Last month, Cairn announced the results of a second well which confirmed the presence of gas in the main zone of the field and the prospect of a deeper area containing reserves. But it was the forecast of much lower production costs which got City analysts going. The company now expects that developing the wells, putting a production platform in place and building a distribution pipeline to bring the gas from Sangu to the Bangladeshi market will cost around $100m and not the $275m analysts had originally pencilled in. Irene Himona of Societe Generale Strauss Turnbull upped her net assets per share valuation of Cairn from 209p to 312p on the strength of the much reduced production costs.
Bangladesh may not sound exciting from a Western standpoint, but even though it ranks amongst the world's poorest nations, the population of up to 120 million still represents a sizeable market. Cairn reckons it will be supplying around 200 million cubic feet of gas a day by 1998, which compares with current national production of around 700 million cubic feet.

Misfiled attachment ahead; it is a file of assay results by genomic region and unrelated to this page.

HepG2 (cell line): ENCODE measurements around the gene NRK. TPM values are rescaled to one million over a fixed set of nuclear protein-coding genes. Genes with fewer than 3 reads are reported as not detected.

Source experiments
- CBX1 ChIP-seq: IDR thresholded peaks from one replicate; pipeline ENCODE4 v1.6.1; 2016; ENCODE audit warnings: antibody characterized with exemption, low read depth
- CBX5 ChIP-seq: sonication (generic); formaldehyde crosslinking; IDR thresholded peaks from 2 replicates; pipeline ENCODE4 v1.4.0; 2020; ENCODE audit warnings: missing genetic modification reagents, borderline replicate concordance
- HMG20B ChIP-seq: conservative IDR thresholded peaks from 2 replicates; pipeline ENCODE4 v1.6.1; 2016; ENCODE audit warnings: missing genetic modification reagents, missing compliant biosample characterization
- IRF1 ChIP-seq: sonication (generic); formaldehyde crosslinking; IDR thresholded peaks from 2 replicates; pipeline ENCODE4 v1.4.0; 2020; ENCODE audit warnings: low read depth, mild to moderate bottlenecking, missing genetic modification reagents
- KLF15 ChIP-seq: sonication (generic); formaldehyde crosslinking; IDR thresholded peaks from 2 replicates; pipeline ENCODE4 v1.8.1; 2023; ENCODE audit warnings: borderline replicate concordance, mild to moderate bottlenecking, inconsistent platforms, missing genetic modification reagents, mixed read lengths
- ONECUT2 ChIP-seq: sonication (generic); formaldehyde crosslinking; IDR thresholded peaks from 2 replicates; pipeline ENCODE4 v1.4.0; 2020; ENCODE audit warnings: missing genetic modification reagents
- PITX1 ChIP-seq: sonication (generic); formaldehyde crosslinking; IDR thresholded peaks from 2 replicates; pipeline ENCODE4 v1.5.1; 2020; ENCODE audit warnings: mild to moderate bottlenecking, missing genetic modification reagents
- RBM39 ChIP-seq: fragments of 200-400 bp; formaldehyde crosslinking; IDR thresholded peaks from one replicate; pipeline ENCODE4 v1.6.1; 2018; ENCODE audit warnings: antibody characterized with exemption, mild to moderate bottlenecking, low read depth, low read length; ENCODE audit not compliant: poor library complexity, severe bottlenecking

That should be easily absorbed by the state-run gas company and there is scope for further upside from here. Cairn could still tie in a contract to supply gas to India if it can satisfy the Bangladeshi government that local demand has been met. Meanwhile, there could be more discoveries to come: Cairn is sitting on the equivalent of 75 North Sea blocks offshore Bangladesh.
But there is more to Cairn than Bangladesh. Last year's results proved that the group had come of age. Daily production from the UK and Netherlands jumped from 4,900 barrels of oil equivalent to 5,800 and profits edged up from pounds 9.39m to pounds 9.98m. The shares are a firm hold.